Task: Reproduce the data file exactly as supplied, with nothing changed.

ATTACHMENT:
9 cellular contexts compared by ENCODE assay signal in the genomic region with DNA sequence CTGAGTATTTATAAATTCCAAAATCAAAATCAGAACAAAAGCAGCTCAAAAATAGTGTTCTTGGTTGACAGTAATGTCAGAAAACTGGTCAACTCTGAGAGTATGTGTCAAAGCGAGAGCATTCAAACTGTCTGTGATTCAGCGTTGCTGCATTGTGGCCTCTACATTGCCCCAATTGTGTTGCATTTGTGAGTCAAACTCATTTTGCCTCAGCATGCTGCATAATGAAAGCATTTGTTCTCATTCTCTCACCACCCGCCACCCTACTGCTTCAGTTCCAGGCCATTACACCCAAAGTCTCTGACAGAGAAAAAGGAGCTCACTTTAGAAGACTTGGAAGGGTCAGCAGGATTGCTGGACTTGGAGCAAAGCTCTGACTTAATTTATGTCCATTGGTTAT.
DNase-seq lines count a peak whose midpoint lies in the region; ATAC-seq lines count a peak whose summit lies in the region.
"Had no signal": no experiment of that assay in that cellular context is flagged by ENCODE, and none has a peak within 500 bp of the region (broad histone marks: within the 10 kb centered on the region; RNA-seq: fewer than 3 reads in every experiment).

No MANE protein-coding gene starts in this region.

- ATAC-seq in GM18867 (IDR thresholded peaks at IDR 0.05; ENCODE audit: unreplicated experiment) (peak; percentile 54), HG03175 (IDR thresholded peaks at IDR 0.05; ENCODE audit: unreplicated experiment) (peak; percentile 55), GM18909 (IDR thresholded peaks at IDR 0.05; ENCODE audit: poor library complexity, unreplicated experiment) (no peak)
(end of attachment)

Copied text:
9 cellular contexts compared by ENCODE assay signal in the genomic region with DNA sequence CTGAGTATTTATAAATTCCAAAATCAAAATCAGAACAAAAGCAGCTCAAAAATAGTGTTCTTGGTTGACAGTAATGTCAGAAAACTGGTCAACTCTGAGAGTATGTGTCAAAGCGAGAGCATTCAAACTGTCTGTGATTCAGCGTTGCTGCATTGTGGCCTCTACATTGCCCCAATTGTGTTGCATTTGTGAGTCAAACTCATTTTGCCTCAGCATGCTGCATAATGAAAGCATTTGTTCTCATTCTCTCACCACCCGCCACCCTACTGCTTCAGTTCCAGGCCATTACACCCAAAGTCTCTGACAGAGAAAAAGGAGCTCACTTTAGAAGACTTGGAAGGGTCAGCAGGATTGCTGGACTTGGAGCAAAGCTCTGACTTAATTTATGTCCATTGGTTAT.
DNase-seq lines count a peak whose midpoint lies in the region; ATAC-seq lines count a peak whose summit lies in the region.
"Had no signal": no experiment of that assay in that cellular context is flagged by ENCODE, and none has a peak within 500 bp of the region (broad histone marks: within the 10 kb centered on the region; RNA-seq: fewer than 3 reads in every experiment).

No MANE protein-coding gene starts in this region.

- ATAC-seq in GM18867 (IDR thresholded peaks at IDR 0.05; ENCODE audit: unreplicated experiment) (peak; percentile 54), HG03175 (IDR thresholded peaks at IDR 0.05; ENCODE audit: unreplicated experiment) (peak; percentile 55), GM18909 (IDR thresholded peaks at IDR 0.05; ENCODE audit: poor library complexity, unreplicated experiment) (no peak)